Keats sent forty-two letters in total to his youngest sibling Fanny, the first dated 10 September 1817, when she was fourteen and he twenty-two, and the last almost exactly three years later, on 11 September 1820. In his first letter, Keats jocularly told Fanny to ‘preserve all my Letters’ so that in later times ‘when things may have strangely altered and god knows what happened, we may read over together and look with pleasure on times past’ (Letters 1: 156). Separated from her brothers and only being allowed to see them occasionally, Fanny did as Keats asked. She carefully read, re-read, and preserved her brother’s letters, thus providing us generations later with the most comprehensive set of epistles from Keats to any single correspondent.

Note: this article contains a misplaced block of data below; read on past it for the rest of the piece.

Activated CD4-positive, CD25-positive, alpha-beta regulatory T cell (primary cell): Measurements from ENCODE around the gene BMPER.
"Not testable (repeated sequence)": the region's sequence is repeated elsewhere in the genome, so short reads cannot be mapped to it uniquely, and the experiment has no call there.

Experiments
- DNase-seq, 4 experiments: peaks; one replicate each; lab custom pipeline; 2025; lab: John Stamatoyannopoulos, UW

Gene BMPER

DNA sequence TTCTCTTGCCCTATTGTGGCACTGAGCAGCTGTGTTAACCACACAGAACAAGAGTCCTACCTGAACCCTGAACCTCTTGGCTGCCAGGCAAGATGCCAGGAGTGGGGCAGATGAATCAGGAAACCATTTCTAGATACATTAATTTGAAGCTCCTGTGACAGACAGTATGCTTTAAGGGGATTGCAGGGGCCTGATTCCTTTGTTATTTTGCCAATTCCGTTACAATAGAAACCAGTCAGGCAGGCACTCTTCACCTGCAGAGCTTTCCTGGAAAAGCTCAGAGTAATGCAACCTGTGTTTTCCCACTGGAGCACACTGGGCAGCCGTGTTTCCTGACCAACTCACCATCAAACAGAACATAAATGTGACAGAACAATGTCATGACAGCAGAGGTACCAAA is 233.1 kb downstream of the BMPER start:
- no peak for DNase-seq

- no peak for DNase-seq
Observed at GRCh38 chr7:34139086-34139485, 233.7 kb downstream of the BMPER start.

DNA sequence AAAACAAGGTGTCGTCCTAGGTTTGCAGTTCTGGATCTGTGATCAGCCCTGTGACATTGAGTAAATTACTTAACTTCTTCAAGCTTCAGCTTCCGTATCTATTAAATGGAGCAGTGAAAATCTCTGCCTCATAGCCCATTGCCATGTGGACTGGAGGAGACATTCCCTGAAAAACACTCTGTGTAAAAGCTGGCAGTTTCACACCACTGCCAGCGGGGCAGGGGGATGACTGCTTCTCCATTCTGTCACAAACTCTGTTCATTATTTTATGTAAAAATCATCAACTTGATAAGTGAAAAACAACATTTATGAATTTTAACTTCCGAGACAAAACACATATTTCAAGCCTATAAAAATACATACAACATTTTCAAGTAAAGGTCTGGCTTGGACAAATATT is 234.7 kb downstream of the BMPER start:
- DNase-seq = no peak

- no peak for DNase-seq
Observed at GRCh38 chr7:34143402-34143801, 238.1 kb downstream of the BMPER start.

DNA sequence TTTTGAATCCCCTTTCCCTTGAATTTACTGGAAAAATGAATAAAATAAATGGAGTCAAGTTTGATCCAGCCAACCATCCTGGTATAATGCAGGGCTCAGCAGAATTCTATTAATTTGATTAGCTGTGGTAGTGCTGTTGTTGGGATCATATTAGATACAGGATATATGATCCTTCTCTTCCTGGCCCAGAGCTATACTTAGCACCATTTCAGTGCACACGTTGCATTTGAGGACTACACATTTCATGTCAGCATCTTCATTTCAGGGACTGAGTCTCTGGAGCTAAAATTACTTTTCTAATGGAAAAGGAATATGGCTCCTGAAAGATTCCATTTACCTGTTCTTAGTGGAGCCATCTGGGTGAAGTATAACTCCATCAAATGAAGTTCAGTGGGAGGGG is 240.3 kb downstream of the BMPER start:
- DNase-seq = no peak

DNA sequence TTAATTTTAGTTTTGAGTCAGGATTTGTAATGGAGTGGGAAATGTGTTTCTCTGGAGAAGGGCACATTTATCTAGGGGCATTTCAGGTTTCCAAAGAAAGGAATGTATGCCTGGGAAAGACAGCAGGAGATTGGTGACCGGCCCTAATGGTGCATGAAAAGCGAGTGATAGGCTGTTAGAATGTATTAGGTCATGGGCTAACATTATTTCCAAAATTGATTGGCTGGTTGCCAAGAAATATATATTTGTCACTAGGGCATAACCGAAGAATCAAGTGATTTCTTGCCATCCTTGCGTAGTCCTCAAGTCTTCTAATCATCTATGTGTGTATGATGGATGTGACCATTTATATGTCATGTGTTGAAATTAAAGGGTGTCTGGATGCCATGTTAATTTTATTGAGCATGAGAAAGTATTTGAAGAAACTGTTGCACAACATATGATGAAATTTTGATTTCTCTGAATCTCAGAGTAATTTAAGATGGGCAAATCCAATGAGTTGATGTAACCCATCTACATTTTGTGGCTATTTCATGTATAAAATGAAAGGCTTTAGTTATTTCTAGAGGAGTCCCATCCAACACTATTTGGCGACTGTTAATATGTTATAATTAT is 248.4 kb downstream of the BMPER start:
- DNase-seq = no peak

Characteristically, Keats’ letters to Fanny contained news and gossip about their family and friends, particularly their wayward brothers Thomas and George, alongside giving brotherly advice. In later letters, Keats includes frequent references to his own health, and enquiries into Fanny’s state of well-being. This focus on health, from Keats worrying about his ‘throat [not] being well enough to warrant…walking’, to detailing his more serious complaints, was a common topic of conversation in Romantic-period correspondence (Letters 2: 121). The Poet Laureate, Robert Southey, frequently treated his correspondents to descriptions of his rectal prolapse, recounting tales of his ‘rectum which is right in Latin [but] certainly wrong with me’ (Southey: Letter 3269). His fellow poet, Thomas Campbell, generally opened his letters with descriptions of his various ailments, including rheumatism and painful venereal disease, which left him ‘pissing razor blades’ (MS. Eng. Misc. d.184, f.13, Bodleian Library). As George C. Grinnell has stated in his fascinating study of Romantic health, this was a culture with an ‘obsession with health and illness’ (5). Keats was no exception to this and was probably particularly acute to possible ailments due to his medical training. Of course, by the time this letter to his sister was written, Keats was suffering from tuberculosis, which he ultimately succumbed to only five months afterwards.